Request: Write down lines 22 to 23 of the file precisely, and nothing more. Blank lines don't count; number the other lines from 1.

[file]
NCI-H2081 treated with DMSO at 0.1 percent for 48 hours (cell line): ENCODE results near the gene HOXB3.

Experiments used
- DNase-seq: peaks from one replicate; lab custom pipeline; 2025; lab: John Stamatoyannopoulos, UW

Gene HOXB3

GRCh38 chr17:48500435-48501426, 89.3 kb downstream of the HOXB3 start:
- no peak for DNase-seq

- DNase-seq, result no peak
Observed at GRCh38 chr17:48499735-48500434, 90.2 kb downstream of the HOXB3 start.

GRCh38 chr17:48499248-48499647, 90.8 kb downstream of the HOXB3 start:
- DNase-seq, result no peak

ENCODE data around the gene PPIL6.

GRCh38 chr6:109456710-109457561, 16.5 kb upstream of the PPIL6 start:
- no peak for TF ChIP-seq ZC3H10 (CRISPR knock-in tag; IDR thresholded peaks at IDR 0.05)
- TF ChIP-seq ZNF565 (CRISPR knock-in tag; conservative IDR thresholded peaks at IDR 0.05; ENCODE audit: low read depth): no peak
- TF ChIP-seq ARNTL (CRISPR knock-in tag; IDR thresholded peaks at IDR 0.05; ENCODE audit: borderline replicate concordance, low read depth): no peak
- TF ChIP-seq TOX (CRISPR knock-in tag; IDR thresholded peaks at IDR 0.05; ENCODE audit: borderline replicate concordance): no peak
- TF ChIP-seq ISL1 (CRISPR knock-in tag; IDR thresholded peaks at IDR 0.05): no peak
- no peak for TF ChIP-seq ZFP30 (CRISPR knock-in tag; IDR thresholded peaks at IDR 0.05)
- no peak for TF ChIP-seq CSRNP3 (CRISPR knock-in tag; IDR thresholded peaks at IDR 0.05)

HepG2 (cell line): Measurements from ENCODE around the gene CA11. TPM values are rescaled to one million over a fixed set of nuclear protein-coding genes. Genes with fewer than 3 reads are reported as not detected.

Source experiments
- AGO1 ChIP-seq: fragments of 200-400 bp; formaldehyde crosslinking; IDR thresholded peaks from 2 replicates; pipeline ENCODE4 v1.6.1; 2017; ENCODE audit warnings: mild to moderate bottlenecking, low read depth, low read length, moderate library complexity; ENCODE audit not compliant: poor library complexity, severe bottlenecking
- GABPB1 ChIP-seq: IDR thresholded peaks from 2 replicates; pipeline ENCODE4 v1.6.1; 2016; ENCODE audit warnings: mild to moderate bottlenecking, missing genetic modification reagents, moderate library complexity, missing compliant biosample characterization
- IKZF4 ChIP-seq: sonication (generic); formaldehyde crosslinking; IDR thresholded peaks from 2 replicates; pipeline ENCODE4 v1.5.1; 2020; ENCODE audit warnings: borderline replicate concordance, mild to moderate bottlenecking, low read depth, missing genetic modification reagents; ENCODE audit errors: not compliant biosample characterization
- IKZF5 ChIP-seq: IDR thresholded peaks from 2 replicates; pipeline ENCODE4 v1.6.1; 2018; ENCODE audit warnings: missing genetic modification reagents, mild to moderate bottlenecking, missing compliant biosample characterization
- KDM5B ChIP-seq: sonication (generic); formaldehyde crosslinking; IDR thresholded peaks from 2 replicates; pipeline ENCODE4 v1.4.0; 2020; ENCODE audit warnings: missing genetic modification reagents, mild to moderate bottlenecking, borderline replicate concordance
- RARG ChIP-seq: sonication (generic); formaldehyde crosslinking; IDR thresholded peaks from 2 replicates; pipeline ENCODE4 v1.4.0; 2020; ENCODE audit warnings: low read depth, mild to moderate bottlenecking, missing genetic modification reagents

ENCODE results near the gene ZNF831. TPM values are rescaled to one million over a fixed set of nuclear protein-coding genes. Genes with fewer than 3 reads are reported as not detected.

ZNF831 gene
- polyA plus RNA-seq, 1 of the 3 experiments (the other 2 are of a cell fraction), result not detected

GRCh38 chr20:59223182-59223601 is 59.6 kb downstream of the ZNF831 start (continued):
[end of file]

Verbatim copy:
- AGO1 ChIP-seq: fragments of 200-400 bp; formaldehyde crosslinking; IDR thresholded peaks from 2 replicates; pipeline ENCODE4 v1.6.1; 2017; ENCODE audit warnings: mild to moderate bottlenecking, low read depth, low read length, moderate library complexity; ENCODE audit not compliant: poor library complexity, severe bottlenecking
- GABPB1 ChIP-seq: IDR thresholded peaks from 2 replicates; pipeline ENCODE4 v1.6.1; 2016; ENCODE audit warnings: mild to moderate bottlenecking, missing genetic modification reagents, moderate library complexity, missing compliant biosample characterization